platform security overview adheres to the highest levels of industry standard for security to ensure all organizational information shared via remain private and safe. The platform comes with several layers of protection and compliance to ensure security and integrity of enterprise data stay strong.

Data Security

  • All database servers are physically and logically separated from application servers to keep them accessible only from application servers, to eliminate resource contention between application and database servers, and to increase security by removing the database servers from DMZ (demilitarized zone) or public network.
  • Our database servers are certified by PCI, HIPAA, and SOC, with security programs for finance, healthcare, government, and more.
  • All communication between servers are secured with security groups. These are analogous to an inbound network firewall. Security groups help in enabling the specific protocols, ports, and source IP ranges that are allowed to reach servers. These security groups determine which traffic is allowed to reach the servers.
  • All of the server’s access is controlled by a PCI DSS Compliance Identity & Access Management policy, which restricts users to manage security groups and network policies without permission.


  • All data on network during transit is encrypted with TLS 2048-bit SSL certificate.
  • Passwords are hashed before storing them in database with bcrypt hashing algorithms based on the Blowfish cipher. The hashes remain resistant to dictionary attack or even brute-force attack.
  • An industry standard RFC 7519, HMAC-SHA-256 algorithm is used to generate a digitally signed token for URL-safe means of communication between two parties.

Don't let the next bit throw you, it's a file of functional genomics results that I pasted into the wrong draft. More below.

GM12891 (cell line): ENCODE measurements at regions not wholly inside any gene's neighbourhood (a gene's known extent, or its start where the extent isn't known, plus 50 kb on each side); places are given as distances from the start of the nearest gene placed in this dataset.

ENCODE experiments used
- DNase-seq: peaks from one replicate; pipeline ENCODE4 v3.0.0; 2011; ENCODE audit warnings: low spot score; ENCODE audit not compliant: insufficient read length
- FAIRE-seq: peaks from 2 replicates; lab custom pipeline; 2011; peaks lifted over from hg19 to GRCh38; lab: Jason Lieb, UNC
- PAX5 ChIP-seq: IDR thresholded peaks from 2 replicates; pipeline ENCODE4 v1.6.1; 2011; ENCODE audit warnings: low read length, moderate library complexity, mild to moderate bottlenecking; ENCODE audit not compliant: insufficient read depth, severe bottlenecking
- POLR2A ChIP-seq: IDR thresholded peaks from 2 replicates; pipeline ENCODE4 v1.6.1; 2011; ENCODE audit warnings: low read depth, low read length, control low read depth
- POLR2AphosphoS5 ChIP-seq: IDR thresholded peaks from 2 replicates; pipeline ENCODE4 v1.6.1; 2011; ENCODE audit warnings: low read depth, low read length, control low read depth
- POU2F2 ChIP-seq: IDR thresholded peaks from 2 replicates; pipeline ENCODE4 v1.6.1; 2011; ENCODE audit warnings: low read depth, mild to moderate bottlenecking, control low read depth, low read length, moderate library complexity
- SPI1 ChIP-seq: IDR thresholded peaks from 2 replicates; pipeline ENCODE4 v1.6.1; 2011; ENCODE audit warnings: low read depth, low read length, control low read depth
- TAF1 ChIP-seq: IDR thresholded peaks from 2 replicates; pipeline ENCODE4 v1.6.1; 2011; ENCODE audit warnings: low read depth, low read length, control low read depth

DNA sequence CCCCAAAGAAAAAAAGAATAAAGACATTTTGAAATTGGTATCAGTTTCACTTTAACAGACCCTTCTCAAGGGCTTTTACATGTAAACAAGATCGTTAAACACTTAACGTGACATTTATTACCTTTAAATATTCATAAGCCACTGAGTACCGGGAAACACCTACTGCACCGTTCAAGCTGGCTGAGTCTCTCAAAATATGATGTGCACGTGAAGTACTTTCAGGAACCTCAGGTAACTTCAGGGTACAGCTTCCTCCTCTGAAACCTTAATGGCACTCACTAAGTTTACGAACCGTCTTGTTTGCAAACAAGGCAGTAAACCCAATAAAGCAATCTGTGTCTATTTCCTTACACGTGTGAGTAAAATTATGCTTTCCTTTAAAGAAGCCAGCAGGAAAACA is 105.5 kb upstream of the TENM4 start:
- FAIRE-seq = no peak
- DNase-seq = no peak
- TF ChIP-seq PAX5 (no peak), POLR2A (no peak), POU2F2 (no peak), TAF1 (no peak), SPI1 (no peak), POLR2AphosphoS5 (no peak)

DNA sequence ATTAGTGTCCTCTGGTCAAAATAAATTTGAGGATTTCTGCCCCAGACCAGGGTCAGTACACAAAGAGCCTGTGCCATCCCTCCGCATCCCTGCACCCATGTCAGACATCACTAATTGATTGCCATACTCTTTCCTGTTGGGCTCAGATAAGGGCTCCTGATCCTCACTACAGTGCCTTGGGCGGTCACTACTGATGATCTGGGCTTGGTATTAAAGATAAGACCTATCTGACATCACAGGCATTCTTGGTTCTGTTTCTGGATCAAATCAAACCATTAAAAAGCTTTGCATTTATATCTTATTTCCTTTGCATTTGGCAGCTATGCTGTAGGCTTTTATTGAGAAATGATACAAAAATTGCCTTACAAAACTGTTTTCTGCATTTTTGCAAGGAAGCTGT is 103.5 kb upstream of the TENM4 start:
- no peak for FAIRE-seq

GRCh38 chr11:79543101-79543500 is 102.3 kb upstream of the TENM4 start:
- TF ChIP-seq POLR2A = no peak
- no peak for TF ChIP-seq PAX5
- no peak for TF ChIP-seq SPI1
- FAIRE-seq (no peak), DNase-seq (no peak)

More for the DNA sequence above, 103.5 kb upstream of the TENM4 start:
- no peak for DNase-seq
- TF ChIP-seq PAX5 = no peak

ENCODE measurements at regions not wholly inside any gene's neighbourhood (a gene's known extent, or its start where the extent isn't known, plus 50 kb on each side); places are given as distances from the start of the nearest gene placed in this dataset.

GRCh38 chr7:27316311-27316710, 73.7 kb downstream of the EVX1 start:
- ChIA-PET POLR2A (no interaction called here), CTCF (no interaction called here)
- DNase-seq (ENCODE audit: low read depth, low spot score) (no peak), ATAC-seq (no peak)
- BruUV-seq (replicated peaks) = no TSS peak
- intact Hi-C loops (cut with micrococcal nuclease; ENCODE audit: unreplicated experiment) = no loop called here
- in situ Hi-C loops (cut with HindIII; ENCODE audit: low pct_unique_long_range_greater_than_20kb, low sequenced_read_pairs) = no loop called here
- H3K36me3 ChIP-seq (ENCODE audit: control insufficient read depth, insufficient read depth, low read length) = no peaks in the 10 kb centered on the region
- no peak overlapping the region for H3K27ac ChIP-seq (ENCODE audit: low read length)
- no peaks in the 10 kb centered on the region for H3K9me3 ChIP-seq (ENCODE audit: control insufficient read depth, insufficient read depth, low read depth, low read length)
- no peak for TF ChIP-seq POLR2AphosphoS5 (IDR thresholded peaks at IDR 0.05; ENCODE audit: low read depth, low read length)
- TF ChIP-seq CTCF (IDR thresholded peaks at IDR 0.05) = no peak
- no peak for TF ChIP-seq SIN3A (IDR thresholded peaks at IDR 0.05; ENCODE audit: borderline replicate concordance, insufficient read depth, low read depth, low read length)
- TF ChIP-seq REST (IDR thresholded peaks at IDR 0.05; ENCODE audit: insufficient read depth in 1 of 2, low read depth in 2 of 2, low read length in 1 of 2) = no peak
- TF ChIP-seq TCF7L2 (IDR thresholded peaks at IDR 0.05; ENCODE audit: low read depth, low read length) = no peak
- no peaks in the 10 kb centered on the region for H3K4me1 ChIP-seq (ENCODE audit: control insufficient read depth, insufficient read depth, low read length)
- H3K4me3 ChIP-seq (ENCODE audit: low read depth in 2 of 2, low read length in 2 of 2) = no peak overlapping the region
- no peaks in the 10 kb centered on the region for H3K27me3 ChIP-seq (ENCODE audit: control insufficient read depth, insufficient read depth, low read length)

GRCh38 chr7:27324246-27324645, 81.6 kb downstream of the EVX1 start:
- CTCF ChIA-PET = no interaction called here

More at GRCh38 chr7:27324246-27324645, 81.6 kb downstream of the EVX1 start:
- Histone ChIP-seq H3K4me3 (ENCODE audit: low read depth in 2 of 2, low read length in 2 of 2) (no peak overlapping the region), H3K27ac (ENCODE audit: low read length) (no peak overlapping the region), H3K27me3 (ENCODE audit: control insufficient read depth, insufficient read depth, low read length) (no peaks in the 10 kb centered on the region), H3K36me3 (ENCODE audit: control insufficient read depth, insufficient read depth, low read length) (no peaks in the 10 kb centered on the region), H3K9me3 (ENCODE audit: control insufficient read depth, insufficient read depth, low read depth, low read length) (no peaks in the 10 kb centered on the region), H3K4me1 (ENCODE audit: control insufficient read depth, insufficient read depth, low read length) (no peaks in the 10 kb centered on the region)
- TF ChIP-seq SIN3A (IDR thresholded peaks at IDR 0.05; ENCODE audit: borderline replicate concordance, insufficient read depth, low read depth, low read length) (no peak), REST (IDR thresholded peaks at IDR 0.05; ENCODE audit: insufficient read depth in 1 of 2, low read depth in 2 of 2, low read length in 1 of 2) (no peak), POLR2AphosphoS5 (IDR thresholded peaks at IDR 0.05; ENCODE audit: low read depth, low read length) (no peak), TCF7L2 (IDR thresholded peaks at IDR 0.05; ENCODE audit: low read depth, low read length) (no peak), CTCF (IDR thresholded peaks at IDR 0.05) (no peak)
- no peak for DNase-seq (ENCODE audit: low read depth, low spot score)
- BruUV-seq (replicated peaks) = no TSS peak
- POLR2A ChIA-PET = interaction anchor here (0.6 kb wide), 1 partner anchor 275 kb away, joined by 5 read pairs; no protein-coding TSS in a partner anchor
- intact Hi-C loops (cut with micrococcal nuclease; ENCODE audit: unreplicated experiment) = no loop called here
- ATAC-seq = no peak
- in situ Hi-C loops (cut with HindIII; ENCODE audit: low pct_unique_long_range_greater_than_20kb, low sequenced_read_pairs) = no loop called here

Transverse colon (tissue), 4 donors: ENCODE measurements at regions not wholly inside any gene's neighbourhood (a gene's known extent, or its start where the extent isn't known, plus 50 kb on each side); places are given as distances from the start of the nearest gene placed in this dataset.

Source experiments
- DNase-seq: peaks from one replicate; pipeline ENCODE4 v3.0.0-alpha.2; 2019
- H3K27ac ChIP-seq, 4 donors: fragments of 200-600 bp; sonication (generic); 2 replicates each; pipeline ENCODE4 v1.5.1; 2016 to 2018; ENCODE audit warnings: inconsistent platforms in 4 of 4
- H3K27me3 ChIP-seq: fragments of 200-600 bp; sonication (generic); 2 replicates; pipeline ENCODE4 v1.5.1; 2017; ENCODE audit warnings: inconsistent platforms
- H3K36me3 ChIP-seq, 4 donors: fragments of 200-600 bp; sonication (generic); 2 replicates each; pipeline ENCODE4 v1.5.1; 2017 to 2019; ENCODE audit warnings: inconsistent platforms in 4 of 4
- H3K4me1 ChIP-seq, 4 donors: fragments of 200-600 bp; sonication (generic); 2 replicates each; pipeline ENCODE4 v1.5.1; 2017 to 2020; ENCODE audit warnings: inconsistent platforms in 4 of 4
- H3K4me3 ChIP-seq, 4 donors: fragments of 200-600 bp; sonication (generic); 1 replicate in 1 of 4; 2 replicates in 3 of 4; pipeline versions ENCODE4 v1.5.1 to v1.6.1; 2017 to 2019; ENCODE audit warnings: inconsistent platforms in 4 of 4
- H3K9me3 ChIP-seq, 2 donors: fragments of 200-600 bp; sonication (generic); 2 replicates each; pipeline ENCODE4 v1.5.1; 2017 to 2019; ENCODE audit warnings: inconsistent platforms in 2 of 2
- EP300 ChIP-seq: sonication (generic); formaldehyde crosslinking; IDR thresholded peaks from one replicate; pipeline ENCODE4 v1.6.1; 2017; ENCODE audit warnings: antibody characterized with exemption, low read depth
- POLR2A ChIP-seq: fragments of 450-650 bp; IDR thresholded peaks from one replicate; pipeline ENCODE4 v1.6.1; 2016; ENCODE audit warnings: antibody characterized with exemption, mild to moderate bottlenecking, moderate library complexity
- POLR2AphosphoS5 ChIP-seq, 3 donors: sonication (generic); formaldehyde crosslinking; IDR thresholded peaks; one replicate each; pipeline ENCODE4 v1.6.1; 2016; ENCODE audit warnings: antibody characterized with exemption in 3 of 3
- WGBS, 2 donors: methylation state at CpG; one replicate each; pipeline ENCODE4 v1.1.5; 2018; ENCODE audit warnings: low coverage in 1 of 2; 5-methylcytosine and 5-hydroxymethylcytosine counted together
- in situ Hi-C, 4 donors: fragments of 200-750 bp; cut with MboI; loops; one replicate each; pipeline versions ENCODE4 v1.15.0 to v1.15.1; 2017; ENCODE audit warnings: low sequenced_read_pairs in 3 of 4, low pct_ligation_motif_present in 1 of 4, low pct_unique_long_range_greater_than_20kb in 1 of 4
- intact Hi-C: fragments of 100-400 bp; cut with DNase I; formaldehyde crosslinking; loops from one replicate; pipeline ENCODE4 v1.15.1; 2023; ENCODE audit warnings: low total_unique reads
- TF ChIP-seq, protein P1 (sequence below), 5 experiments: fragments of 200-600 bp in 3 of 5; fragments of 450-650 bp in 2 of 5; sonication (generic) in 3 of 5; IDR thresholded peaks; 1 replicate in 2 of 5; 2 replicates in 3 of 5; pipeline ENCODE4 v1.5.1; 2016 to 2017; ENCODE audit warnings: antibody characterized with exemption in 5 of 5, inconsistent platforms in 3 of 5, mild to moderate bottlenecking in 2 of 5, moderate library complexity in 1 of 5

Application Security

  • Organization data is segmented at a spot level within, and is only available to employees of the organization who have been explicitly authorized as admins of that spot.
  • Admins can grant access to user with secure passcode & and multi-step verifications and set password expiration schedules.
  • Each user is identified by a combination of user account and device id and and accessibility can be restricted with specific to device, geolocation, wifi, email.
  • Administrators can revoke access to individual users and remotely wipe data from user’s device
  • SAML 2.0 interface to enable single sign-on & active directory


  • operates state-of-the-art; is highly-available; and is resilient to disasters, thanks to geographically distributed data centers. Although rare failures can occur that affect the availability of instances in the same geolocation, other data centers from a different region always ensure availability.
  • Images are stored on the CDN and are replicated on multiple servers around the world to serve them to end-users with high availability and high performance.
  • Only those within the company having a genuine business, need to know the actual location of data centers.
  • To prevent unauthorized access, data centers are secured with a variety of physical controls like full-time on-site security personnel, 24/7/365 video surveillance, strict physical access controls.

Admin Console

  • Admins can grant access to users with secure passcode and multi-step verifications.
  • Security and accessibility preferences allow admins to restrict how and where users can access data. User accessibility can be restricted specific to device, geolocation, wifi, and email.
  • Users using defamatory, offensive, mean-spirited content can be banned using the Admin Console.


  • Automated test suites are executed every eight hours. Reporting and comparing results with earlier test runs are notified to tech teams.
  • Mocha is used for test coverage reporting and for checking memory leak detection. This also ensures accurate reporting, while mapping uncaught exceptions to the correct test cases.
  • Scans for internal and external vulnerability assessments and penetration tests are done based on the OWASP (Open Web Application Security Project).